Experienced observers like to recall experiences from the Rio process.51 One year after the 1992 Rio Summit, the “Inter-Agency Committee on Sustainable Development” was set up to ensure effective coopera­tion and coordination within the UN system.52 “Task managers” were appointed for individual Agenda 21 programme items to develop coordinated implemen­tation measures in cooperation with relevant organi­sations.53 However, while negotiating the 2030 Agenda, negotiators found the model “silo-ish”. How­ever, following the adoption of the 2030 Agenda, it became clear that competencies and leadership needed to be clarified. Currently, the UN refers to custodian agencies, i.e. it assigns a kind of curatorial role to cer­tain UN units which take over coordination services for an SDG (but without being solely responsible for the respective goal). Nevertheless, dealing with infight­ing over competencies and turf wars for re­sources remains a challenge.

Multi-Level and Bottom-Up Approach to Implementation and Review

Unlike with the MDGs, a follow-up and review mecha­nism for the SDGs was already established in the 2030 Agenda itself. This is remarkable, because resistance to any kind of monitoring or reporting was initially very high. No such procedure for the SDGs could be agreed at the Rio+20 Conference in 2012, not even within the initial framework of the HLPF envisaged in the Rio+20 Outcome Document. It was only in 2013 that the resolution on the HLPF stipulated that regu­lar reviews should take place within its framework from 2016 onwards.54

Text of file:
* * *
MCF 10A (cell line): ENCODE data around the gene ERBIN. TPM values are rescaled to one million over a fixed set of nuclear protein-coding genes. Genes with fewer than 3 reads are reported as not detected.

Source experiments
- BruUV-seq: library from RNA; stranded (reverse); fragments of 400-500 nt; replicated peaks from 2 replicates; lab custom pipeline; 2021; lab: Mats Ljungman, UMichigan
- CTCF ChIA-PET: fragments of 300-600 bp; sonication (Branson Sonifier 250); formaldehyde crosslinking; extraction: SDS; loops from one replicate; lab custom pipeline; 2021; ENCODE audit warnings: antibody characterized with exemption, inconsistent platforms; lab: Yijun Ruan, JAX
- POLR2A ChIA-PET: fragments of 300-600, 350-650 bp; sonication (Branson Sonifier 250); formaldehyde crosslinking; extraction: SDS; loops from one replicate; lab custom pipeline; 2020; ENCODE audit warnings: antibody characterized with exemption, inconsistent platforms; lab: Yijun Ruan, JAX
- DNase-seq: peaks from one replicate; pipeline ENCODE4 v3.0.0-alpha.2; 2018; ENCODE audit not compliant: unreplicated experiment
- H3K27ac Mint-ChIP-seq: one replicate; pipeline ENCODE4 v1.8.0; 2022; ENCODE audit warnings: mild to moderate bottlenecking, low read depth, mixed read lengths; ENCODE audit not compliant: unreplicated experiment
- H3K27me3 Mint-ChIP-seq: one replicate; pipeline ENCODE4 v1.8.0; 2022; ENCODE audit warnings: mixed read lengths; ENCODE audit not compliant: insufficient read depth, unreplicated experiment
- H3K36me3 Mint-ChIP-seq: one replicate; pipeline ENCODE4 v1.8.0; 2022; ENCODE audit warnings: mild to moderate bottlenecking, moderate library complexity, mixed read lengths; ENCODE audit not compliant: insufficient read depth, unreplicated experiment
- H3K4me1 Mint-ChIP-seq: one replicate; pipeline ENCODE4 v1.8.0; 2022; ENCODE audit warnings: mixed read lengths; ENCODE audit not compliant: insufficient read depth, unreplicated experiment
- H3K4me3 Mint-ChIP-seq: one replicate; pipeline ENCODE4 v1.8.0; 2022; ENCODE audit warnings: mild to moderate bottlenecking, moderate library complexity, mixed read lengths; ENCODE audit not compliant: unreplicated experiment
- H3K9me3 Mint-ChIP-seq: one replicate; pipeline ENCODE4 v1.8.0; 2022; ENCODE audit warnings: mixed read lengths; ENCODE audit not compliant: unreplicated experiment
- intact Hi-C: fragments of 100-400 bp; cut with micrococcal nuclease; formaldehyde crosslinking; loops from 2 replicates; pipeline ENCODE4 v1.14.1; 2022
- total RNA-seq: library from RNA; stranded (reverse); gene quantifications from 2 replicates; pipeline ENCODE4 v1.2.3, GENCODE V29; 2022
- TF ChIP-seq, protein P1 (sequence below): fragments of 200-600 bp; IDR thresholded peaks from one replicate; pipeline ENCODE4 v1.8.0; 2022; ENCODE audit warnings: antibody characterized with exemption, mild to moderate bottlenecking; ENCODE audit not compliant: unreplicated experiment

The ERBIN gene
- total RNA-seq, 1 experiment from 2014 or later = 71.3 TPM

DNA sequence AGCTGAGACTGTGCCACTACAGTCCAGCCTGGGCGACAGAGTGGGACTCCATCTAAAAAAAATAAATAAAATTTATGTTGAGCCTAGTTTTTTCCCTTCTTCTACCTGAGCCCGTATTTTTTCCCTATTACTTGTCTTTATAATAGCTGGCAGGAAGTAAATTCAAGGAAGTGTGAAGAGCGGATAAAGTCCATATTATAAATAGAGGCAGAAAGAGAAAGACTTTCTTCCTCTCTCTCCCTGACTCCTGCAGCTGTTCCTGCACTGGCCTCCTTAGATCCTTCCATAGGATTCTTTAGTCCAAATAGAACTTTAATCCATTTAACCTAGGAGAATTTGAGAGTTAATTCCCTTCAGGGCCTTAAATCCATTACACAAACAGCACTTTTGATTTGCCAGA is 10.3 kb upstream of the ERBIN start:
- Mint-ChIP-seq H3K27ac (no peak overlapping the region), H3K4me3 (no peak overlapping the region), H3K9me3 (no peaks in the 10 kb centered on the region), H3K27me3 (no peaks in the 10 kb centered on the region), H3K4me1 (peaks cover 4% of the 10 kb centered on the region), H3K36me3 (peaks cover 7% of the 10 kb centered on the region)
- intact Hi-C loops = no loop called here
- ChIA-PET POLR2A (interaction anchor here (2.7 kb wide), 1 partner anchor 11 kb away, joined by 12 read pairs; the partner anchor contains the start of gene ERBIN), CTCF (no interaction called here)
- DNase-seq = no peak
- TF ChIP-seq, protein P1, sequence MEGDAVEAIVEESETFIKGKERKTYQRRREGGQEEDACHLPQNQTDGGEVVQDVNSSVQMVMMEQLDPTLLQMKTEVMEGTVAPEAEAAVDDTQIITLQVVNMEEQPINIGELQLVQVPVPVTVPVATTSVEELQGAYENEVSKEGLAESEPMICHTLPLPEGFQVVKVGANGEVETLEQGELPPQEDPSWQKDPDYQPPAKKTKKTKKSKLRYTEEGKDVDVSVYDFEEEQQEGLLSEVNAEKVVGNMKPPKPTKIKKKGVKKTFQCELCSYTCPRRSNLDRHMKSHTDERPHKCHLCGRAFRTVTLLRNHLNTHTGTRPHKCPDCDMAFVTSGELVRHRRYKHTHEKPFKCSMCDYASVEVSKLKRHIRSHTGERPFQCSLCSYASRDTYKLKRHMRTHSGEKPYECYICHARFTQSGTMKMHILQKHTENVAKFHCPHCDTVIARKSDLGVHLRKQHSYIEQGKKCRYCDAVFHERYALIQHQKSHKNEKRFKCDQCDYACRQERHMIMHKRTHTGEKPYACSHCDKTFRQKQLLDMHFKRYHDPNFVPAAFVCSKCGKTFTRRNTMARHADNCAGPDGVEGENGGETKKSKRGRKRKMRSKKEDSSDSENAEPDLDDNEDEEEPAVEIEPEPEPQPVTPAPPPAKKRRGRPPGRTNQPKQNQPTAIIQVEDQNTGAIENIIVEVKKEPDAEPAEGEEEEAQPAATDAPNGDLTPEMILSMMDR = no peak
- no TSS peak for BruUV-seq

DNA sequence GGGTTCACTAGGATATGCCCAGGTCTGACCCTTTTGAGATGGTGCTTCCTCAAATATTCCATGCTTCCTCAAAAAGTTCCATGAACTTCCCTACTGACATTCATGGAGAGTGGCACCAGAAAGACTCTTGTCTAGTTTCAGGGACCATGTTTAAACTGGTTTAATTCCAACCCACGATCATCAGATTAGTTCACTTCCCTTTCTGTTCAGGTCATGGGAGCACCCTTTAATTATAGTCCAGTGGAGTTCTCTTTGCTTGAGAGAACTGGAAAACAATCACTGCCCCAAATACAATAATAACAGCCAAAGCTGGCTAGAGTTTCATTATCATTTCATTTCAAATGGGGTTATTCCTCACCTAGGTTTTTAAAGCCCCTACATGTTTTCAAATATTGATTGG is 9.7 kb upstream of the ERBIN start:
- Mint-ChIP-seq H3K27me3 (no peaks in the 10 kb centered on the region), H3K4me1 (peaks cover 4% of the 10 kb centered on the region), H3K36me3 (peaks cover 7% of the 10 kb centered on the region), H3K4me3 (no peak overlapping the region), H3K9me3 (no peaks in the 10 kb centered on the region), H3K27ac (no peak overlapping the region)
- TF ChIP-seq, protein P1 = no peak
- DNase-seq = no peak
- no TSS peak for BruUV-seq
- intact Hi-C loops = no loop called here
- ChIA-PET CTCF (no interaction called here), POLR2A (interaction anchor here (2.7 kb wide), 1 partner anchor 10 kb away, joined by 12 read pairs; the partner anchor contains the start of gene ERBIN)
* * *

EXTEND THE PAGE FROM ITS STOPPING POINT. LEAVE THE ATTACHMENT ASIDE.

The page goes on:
The 2030 Agenda provides for an annual Progress Report by the Secretary-General. This is complemented by a more detailed “SDG Report” from the UN Statis­tical Commission, covering all 17 SDGs goals and the more than 230 indicators. These indicators were devel­oped by the “Inter-agency and Expert Group on SDG Indicators” in 2015–2017 and are now to be con­tinuously developed further.55

In addition, the 2030 Agenda encourages member states to conduct Voluntary National Reviews (VNRs) as “regular and inclusive reviews of progress at the nation­al and subnational level” and then report back to the HLPF.56 These national reviews at the HLPF “shall be voluntary, while encouraging reporting”.57 From the outset, the idea was to promote national implementation through a bottom-up review pro­cess.58 To this end, the VNRs in the HLPF are to be preceded by national implementation and review processes that fully involve both government and society (whole-of-government and whole-of-society approach). In accordance with the 2030 Agenda’s principle of universality, this is expected of all mem­ber states. In addition, reviews should also take place at the regional level. However, as member states did not agree on the role of the regional forums, they negotiated an individual solution whereby each region should seek an appropriate regional forum.